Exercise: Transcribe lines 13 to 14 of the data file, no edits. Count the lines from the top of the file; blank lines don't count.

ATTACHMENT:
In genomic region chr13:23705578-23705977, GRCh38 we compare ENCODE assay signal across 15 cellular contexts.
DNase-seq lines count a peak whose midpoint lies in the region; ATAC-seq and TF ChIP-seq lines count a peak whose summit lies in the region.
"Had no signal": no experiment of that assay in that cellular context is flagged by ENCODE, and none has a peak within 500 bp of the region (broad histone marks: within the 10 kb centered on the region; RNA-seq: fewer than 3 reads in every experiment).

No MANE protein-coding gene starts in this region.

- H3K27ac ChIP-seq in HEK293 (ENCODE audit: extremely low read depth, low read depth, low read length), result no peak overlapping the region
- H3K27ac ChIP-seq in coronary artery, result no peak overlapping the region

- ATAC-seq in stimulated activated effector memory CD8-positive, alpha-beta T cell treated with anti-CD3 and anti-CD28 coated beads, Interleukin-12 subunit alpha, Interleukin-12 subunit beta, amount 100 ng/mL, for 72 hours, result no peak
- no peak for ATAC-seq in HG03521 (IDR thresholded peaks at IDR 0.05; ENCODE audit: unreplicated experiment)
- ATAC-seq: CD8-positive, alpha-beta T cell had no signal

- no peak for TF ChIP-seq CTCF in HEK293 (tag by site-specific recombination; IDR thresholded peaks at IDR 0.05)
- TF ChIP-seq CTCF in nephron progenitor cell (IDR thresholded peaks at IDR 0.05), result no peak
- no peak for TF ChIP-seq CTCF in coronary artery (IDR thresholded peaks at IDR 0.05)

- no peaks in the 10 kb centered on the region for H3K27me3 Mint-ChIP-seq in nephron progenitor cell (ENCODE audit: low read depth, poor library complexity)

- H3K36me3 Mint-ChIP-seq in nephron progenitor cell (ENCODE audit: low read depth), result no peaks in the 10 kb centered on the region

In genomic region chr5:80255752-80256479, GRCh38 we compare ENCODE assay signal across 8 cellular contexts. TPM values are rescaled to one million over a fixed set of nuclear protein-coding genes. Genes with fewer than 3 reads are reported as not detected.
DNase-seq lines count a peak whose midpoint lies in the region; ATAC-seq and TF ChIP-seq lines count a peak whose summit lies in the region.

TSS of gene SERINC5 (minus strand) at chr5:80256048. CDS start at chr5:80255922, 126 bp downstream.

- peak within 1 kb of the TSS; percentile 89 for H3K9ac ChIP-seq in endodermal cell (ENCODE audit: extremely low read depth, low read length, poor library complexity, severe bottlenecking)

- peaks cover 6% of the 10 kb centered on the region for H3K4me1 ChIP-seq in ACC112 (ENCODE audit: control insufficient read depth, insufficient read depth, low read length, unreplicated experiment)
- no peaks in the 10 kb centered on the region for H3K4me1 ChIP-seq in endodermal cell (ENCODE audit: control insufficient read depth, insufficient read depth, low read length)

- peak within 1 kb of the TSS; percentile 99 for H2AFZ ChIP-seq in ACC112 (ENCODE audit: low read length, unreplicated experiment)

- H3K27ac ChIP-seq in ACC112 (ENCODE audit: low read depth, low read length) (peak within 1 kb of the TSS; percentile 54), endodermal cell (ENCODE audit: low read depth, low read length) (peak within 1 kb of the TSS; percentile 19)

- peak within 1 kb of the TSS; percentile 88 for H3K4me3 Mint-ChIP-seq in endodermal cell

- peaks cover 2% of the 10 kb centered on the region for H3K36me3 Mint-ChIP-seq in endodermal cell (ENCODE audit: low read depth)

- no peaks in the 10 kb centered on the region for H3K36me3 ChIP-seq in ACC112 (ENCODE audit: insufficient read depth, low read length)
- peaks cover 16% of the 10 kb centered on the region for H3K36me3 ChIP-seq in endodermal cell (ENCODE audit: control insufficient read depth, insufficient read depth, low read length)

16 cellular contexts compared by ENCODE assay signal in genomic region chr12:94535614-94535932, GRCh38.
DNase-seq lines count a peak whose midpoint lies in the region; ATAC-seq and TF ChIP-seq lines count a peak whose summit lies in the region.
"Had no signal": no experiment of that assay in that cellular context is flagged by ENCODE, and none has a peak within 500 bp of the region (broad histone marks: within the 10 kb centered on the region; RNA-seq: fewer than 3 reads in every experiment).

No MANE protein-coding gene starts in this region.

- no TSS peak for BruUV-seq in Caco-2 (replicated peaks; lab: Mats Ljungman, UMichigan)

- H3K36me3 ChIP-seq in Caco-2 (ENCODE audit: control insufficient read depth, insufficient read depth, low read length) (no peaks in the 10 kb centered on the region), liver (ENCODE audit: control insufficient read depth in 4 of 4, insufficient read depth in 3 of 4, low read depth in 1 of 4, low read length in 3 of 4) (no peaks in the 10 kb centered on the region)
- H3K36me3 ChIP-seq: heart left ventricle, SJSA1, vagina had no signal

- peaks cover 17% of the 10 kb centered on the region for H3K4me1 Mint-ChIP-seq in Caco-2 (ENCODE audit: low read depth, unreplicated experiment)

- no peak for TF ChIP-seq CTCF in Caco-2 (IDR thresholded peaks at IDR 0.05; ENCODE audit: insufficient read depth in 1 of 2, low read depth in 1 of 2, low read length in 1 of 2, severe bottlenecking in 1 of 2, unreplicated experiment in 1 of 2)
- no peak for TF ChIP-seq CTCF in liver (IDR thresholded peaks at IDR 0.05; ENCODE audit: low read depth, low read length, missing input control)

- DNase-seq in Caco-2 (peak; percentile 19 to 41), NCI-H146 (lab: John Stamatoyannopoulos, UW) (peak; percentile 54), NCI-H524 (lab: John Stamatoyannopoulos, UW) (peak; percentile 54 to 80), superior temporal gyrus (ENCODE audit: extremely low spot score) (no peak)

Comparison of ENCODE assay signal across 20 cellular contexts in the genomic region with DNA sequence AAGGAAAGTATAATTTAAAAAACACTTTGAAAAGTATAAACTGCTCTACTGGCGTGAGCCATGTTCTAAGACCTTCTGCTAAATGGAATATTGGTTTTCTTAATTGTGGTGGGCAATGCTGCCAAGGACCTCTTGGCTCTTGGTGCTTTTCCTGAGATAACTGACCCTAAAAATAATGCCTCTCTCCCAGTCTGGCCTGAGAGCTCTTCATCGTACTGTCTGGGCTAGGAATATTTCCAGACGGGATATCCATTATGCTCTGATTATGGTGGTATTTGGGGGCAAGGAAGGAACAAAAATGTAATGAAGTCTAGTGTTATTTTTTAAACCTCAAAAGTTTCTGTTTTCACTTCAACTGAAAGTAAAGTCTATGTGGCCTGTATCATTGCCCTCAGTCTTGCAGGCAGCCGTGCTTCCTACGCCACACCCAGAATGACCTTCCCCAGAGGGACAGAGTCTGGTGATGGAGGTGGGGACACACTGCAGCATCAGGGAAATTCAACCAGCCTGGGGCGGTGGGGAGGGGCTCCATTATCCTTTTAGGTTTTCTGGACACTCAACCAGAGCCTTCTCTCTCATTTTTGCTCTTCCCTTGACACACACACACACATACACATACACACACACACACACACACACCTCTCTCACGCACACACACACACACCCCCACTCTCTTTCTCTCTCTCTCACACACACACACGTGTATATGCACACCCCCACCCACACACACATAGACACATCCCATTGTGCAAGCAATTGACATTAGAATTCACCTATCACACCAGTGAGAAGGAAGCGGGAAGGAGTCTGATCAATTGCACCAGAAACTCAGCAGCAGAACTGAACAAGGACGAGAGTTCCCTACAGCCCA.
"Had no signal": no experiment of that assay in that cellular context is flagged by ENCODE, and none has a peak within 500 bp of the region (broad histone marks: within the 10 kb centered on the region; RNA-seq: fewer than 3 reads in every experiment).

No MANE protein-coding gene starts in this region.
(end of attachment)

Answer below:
- no peaks in the 10 kb centered on the region for H3K27me3 Mint-ChIP-seq in nephron progenitor cell (ENCODE audit: low read depth, poor library complexity)

- H3K36me3 Mint-ChIP-seq in nephron progenitor cell (ENCODE audit: low read depth), result no peaks in the 10 kb centered on the region